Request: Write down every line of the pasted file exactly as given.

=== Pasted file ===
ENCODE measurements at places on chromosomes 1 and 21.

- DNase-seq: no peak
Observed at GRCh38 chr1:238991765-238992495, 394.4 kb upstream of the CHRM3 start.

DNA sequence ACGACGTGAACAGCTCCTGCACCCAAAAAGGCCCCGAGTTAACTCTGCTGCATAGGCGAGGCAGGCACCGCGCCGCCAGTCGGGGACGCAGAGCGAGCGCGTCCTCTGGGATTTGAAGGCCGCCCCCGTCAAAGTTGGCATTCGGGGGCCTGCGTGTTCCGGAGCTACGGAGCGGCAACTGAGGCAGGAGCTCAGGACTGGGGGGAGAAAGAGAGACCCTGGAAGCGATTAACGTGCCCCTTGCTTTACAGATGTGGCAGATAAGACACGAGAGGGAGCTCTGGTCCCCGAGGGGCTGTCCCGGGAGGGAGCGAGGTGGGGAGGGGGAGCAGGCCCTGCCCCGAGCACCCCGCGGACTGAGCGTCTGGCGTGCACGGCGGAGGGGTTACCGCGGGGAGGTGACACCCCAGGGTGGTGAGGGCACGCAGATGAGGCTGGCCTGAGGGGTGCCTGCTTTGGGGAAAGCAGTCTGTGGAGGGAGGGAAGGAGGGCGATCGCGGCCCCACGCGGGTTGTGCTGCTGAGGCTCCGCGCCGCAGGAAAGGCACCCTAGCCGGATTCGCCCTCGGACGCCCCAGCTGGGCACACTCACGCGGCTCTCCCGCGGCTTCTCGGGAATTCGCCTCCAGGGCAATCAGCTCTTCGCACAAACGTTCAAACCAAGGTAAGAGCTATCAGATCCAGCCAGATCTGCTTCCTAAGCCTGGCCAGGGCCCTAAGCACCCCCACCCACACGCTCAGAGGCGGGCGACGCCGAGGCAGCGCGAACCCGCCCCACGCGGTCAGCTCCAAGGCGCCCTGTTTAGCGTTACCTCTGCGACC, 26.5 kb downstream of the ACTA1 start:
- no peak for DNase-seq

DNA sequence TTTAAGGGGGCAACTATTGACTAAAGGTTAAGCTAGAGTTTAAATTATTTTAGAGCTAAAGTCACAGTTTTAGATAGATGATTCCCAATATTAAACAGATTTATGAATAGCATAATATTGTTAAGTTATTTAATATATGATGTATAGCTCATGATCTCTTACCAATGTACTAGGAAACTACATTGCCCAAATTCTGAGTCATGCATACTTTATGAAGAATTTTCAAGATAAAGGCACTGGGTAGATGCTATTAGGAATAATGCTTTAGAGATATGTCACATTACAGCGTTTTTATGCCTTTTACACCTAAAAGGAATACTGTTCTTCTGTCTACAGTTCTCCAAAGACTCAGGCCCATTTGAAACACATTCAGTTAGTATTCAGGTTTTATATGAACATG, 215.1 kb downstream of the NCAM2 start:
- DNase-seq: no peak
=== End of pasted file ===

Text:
ENCODE measurements at places on chromosomes 1 and 21.

- DNase-seq: no peak
Observed at GRCh38 chr1:238991765-238992495, 394.4 kb upstream of the CHRM3 start.

DNA sequence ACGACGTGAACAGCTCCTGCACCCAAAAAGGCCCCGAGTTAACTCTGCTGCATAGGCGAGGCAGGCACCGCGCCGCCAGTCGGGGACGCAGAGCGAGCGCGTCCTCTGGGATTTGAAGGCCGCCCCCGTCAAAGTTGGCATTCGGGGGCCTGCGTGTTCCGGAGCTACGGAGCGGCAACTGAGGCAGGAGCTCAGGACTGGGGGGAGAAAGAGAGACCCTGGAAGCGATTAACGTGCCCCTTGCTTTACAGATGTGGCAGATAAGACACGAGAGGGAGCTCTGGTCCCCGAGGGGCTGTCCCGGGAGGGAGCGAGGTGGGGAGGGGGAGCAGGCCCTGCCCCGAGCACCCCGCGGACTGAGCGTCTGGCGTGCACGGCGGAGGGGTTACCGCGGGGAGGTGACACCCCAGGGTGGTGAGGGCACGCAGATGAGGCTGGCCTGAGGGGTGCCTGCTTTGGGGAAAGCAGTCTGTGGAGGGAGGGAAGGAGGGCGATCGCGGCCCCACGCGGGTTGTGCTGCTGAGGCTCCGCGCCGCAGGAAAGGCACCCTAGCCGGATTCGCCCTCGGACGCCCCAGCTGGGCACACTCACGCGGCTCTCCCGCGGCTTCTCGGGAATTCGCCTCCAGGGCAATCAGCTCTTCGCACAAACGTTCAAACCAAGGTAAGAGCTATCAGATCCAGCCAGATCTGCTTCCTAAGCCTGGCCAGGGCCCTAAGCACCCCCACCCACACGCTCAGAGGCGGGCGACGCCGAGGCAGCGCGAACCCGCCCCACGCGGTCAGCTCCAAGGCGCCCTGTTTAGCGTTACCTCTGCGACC, 26.5 kb downstream of the ACTA1 start:
- no peak for DNase-seq

DNA sequence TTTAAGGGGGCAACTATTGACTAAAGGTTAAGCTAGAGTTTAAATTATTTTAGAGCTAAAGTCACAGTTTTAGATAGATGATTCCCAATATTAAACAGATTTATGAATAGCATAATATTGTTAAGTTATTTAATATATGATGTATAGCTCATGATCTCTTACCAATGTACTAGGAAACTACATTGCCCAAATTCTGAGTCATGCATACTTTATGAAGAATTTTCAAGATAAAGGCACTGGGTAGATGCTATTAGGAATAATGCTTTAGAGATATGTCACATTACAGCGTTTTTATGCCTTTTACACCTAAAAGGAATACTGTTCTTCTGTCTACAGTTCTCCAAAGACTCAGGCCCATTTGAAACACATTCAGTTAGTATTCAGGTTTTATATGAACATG, 215.1 kb downstream of the NCAM2 start:
- DNase-seq: no peak